“In this context, sanctuary is intentionally offensive to refugees and survivors of mass shootings. Extremist rhetoric is manufacturing partisan tensions, resulting in radical movements like the Second Amendment sanctuary plot,” Lavado said on Friday. “Today, Aroostook County’s leaders should be focused on equitable expansion of opportunities for us all, rather than obsessing over the 230-year-old Second Amendment.”
Nonetheless, giving these pro-gun moves little credence is dangerous, said Kris Brown, president of Brady, a gun violence prevention organization.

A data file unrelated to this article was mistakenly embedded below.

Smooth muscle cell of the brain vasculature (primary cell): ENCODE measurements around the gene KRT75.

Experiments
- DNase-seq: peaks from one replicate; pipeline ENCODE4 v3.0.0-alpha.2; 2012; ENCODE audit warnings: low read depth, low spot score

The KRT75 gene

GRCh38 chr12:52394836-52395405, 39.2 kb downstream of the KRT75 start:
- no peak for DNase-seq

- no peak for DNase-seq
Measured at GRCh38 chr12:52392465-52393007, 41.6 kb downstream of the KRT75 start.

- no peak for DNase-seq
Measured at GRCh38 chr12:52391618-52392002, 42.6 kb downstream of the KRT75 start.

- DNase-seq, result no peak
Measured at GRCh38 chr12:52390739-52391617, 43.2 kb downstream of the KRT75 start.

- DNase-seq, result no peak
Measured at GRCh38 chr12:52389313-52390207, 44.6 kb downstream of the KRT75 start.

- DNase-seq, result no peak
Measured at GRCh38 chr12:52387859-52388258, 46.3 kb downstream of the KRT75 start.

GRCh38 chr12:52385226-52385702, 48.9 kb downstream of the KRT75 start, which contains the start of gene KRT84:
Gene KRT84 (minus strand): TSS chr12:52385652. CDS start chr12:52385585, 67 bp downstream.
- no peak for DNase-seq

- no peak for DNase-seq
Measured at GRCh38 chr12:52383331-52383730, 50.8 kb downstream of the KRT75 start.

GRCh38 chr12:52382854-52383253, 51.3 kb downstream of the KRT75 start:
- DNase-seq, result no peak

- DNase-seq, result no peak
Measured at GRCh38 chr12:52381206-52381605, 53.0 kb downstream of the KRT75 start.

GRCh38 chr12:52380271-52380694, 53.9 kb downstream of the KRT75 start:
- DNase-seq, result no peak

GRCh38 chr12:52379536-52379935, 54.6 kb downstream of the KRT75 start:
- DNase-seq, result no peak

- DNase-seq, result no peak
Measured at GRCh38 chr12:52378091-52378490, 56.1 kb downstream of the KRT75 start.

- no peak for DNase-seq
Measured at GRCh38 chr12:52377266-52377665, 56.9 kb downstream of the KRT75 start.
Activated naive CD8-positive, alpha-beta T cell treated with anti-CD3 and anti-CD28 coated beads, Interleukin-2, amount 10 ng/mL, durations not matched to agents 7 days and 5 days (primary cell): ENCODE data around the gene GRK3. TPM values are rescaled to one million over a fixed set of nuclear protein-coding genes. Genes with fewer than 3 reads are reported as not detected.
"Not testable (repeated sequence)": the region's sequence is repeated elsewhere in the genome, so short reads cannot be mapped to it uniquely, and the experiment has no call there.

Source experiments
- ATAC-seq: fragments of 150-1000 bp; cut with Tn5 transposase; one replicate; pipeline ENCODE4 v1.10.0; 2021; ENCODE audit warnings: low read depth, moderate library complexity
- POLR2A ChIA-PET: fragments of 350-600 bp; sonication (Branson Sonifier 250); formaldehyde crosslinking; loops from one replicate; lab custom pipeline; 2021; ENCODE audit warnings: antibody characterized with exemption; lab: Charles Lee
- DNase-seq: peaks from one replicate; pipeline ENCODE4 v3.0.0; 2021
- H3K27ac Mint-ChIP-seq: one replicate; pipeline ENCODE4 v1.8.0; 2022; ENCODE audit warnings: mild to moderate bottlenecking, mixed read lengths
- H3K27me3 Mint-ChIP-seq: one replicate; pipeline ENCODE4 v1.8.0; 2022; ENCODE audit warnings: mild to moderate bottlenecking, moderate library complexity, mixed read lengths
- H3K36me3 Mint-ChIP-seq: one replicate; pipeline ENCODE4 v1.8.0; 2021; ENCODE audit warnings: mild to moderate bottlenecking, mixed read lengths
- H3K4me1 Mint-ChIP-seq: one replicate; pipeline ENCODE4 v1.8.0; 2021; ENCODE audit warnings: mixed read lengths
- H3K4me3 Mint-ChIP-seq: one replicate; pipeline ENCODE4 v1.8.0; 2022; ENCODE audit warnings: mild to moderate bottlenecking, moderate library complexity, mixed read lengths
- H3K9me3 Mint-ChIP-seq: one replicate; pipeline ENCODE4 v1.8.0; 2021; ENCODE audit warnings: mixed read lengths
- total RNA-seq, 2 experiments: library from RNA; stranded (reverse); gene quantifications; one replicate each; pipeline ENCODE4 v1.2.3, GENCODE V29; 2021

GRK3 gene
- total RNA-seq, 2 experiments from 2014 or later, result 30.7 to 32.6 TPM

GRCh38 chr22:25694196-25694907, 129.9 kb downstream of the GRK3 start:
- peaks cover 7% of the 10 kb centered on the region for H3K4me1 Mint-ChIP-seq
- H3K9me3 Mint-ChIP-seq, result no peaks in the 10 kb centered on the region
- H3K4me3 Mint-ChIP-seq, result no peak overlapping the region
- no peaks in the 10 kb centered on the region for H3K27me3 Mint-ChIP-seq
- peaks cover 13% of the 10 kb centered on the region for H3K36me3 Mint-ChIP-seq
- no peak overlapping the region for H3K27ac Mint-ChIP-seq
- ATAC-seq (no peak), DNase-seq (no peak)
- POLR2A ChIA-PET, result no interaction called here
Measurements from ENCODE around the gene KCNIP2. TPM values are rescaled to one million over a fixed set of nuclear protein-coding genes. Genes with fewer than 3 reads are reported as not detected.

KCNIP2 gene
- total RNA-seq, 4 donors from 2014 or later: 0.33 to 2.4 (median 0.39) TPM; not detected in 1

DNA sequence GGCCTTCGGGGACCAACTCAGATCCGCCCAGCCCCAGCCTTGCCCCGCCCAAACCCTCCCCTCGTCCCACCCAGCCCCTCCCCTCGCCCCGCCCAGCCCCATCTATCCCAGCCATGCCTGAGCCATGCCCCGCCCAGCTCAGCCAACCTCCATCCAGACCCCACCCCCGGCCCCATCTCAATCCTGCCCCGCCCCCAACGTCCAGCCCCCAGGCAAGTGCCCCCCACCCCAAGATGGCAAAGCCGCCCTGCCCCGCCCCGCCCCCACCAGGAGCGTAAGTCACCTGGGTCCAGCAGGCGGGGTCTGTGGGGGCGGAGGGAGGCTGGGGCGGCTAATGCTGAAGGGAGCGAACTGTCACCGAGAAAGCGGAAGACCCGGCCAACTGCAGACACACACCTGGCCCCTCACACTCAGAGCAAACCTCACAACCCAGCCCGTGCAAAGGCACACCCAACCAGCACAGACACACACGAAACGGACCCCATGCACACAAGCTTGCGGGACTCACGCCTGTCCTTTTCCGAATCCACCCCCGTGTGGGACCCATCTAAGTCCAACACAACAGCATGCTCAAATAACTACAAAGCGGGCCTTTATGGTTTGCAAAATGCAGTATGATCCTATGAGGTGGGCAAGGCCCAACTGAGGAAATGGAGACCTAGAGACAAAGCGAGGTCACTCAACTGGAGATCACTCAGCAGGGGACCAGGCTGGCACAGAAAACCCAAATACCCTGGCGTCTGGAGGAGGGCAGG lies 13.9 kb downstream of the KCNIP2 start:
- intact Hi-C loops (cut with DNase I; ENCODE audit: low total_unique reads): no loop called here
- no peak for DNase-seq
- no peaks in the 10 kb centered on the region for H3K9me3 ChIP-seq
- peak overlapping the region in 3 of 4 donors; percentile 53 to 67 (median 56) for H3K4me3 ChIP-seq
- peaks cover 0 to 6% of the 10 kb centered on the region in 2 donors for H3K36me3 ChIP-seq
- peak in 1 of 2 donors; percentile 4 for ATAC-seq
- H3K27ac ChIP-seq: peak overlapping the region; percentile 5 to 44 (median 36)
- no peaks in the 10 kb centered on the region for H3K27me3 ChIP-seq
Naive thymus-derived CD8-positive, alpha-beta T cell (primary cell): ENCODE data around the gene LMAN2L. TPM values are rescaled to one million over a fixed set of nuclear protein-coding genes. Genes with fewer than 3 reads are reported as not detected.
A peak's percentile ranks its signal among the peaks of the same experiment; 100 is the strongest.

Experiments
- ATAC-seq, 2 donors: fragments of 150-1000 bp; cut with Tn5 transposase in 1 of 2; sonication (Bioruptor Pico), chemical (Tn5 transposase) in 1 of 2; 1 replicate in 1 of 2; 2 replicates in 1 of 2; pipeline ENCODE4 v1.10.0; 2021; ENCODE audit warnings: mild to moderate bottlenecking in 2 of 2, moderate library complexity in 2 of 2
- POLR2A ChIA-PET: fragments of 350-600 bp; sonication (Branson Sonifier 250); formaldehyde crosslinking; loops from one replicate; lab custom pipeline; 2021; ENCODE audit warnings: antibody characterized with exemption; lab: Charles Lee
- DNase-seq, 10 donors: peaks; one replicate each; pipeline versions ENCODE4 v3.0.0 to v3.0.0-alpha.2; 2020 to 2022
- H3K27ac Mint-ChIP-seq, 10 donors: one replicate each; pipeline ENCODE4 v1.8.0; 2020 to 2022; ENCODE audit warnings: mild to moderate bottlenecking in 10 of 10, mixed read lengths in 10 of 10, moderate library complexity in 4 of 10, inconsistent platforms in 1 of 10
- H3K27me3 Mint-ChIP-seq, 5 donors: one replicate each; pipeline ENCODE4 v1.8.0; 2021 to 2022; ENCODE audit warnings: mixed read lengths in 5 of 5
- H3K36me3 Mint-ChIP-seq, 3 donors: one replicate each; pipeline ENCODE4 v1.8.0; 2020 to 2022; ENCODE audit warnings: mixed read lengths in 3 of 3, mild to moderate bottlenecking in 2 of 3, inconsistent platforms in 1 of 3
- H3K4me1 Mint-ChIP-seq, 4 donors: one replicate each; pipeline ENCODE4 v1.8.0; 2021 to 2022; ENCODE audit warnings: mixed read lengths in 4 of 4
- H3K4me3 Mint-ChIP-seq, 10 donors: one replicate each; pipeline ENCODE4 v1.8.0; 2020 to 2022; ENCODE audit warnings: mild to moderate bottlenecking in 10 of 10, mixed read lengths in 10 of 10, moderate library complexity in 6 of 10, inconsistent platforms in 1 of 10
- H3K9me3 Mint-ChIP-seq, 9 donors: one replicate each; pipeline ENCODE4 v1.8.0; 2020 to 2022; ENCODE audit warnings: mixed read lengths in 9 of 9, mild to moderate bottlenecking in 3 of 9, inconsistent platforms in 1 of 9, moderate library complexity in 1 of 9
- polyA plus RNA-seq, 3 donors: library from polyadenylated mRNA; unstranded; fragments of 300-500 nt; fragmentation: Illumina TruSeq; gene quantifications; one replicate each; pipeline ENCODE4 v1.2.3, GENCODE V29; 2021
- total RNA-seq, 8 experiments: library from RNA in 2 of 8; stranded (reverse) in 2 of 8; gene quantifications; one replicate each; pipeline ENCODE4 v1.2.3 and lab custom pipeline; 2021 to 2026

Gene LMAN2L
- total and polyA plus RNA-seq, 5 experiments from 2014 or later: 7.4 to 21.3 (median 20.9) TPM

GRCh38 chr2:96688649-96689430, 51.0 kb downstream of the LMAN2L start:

“This is not a grassroots movement, but rather it is a National Rifle Association marketing campaign,” she said. “They are attempting to recast all gun laws as violating the Second Amendment. This confuses people.”
But as the power and definition of such sanctuaries gets bandied about, the movement is gaining steam with hundreds of U.S. localities passing similar measures. Additionally, several states — including Alaska, Idaho, Wyoming, Kansas — are already designated Second Amendment sanctuaries while others have introduced legislation that, if passed, would designate the entire state as a Second Amendment sanctuary.
To take it even further, a proposed Texas law, H.B. 112, states that any law enforcement officer enforcing certain gun laws could be charged with a Class A misdemeanor.